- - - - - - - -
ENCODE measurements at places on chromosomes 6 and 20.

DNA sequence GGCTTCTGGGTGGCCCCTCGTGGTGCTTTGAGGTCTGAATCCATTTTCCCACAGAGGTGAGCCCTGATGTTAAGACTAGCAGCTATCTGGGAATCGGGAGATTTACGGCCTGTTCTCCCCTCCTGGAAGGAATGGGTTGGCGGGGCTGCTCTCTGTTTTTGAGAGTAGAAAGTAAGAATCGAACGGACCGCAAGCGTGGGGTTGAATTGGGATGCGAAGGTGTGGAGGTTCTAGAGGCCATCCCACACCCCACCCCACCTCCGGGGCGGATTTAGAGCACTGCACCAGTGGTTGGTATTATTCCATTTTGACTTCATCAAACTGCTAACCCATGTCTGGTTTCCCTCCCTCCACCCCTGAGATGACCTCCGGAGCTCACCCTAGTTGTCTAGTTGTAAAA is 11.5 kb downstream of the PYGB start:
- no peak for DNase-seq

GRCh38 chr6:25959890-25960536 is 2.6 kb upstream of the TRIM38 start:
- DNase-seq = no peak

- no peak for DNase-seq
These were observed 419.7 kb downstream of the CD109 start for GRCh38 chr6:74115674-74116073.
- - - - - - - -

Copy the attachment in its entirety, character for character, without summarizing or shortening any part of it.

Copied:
ENCODE measurements at places on chromosomes 6 and 20.

DNA sequence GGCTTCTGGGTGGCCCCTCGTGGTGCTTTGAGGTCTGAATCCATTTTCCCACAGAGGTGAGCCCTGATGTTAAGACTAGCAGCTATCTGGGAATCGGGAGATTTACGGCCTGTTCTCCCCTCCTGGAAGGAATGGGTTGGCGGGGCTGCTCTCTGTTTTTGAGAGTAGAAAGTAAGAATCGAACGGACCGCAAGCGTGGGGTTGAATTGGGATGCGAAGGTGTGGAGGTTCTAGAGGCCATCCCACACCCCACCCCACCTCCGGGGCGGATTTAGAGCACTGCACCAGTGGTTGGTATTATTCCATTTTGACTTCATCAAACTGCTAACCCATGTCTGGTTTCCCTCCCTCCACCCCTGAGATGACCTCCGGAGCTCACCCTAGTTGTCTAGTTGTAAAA is 11.5 kb downstream of the PYGB start:
- no peak for DNase-seq

GRCh38 chr6:25959890-25960536 is 2.6 kb upstream of the TRIM38 start:
- DNase-seq = no peak

- no peak for DNase-seq
These were observed 419.7 kb downstream of the CD109 start for GRCh38 chr6:74115674-74116073.